Leading Whistleblower Attorney Explains What is at Stake in Upcoming SEC Vote on Controversial Changes to Whistleblower Program

On September 2, the U.S. Securities and Exchange Commission (SEC) will vote on proposed changes to its highly successful whistleblower program. These proposed changes have been highly controversial since first introduced in 2018. Whistleblower advocates have been vocal in warning that the proposed changes would greatly undermine the success of the whistleblower program, which would, in turn, harm investors. In a new piece in the National Law Review, Stephen Kohn, a partner in whistleblower law firm Kohn, Kohn & Colapinto, and Chairman of Board of Directors of National Whistleblower Center, outlines what exactly is at stake in the upcoming vote.

Kohn emphasizes the overwhelming opposition to the proposed changes. He notes that opponents of the proposed amendments range from whistleblower advocacy groups like the National Whistleblower Center to nationally recognized whistleblowers such as Sherron Watkins, to lawmakers like Senator Charles Grassley (R-IA), the leading Congressional expert on whistleblower laws.

Next, he details the six major proposed rule changes, including the three proposals he considers most detrimental to the whistleblower program. The first of these detrimental proposals would strip the SEC of the authority to sanction companies for retaliating against whistleblowers who raise concerns internally. In a previous piece, Kohn explained that “ensuring continued protection for internal whistleblowers can be fully accomplished under the existing regulatory and statutory provisions of the Sarbanes-Oxley Act.” The second detrimental proposed change would institute a “soft cap” that would allow the SEC to reduce whistleblower awards in most large cases. Kohn argues that this proposal would disincentive whistleblowers, particularly high-ranking highly-compensated executives, and undermine the deterrent effect of the program. The last of the detrimental proposed amendments would require whistleblowers to first file their concerns on the SEC Form TCR in order to be eligible for a reward. Kohn claims that it is the specification of ‘first’ that makes this proposal the most devastating to the whistleblower program. He explains that “because large numbers of whistleblowers initially have more informal contacts with the Commission prior to submitting a formal TCR complaint, the potentially devastating impact of this rule change cannot be underestimated. It would result in the presumptive (and in most cases the permanent) disqualification of numerous otherwise fully qualified whistleblowers who failed to “first” report frauds through the official TCR process.”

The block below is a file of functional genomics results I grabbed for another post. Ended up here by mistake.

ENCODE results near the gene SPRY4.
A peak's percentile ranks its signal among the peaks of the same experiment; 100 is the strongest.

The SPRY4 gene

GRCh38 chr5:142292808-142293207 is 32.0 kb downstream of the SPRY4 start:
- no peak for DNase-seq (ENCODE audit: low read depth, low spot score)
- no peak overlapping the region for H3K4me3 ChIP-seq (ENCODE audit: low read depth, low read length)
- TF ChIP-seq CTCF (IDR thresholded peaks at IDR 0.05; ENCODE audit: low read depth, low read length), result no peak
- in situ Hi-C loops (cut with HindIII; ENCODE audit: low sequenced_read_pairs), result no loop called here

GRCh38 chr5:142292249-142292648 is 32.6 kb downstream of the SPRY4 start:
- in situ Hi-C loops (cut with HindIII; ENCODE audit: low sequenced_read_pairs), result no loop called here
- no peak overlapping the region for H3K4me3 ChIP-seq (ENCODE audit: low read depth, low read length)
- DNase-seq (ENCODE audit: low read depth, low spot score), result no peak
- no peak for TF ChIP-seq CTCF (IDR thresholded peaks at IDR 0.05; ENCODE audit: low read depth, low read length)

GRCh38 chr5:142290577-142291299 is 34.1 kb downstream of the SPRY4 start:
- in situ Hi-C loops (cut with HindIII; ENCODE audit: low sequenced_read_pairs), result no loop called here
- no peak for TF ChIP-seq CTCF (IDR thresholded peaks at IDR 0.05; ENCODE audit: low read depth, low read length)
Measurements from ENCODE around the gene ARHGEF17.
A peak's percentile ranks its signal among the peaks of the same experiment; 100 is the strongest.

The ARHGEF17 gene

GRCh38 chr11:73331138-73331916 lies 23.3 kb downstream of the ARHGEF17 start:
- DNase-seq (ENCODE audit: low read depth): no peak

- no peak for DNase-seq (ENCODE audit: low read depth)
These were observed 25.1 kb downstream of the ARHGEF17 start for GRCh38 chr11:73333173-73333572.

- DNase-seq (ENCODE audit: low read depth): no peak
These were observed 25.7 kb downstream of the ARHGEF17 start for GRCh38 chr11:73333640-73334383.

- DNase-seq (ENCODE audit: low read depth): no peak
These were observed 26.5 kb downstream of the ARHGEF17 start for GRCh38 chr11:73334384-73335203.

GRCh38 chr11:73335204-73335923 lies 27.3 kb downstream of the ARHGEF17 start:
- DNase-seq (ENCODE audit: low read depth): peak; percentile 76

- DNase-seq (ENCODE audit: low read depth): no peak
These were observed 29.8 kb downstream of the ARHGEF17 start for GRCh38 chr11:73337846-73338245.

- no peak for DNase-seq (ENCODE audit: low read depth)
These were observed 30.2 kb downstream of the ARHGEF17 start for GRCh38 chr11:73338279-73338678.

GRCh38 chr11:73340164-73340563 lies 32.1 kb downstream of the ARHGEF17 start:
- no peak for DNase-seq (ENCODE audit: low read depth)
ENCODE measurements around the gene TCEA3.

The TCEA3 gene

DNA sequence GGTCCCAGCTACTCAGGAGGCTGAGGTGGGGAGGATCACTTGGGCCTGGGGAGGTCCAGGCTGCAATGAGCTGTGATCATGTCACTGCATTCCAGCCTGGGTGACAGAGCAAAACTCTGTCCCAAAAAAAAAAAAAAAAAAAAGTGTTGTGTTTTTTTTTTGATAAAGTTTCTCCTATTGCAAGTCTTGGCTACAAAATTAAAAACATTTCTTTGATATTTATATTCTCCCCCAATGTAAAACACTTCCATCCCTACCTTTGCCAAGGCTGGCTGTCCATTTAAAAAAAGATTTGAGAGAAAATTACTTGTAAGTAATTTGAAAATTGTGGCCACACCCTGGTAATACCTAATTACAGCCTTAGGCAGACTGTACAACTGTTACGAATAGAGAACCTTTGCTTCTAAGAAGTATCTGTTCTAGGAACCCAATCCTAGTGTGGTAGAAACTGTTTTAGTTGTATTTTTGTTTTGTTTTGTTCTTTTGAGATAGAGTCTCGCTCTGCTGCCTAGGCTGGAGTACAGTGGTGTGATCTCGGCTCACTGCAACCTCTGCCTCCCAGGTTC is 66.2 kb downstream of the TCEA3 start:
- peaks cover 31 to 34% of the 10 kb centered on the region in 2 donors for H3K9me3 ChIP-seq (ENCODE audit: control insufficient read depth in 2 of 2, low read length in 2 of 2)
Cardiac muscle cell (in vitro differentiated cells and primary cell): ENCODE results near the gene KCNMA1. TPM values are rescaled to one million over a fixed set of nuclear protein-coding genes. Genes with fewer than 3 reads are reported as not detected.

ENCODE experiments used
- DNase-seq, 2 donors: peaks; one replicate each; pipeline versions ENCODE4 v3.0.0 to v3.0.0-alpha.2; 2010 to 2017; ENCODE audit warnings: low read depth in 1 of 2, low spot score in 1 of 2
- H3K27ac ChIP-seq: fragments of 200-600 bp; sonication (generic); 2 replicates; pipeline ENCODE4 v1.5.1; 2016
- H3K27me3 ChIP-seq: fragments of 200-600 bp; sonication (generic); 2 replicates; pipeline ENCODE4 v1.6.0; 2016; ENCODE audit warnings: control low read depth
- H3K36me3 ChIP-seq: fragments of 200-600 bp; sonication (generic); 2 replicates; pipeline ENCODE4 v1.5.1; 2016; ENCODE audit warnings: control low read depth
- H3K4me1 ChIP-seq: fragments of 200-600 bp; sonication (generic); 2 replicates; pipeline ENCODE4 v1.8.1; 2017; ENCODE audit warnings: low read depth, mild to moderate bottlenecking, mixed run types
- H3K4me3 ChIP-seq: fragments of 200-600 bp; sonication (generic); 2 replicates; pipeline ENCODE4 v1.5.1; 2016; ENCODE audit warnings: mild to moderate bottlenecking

The SEC Whistleblower Program is highly effective as currently constructed. Kohn references a press release in which Jane Norberg, Chief of the SEC’s Office of the Whistleblower, recounts that “since the beginning of the program nearly ten years ago, the SEC has ordered more than $2.5 billion in financial remedies based on whistleblower information, including more than $1.4 billion in disgorgement and prejudgment interest, of which almost $750 million has been returned or is scheduled to be returned to harmed investors.” Kohn claims that “all of this progress is on-the-line.”

Kohn concludes his piece by stating: “taken together, the proposed rule changes could radically alter the entire SEC whistleblower program and create major disincentives and roadblocks to whistleblowers ever obtaining a reward. The real losers would be the harmed investors. If the proposed rules are enacted in their current form the only winners will be fraudsters on Wall Street.”

Read: SEC’s New Whistleblower Rules: Weakening Dodd-Frank?

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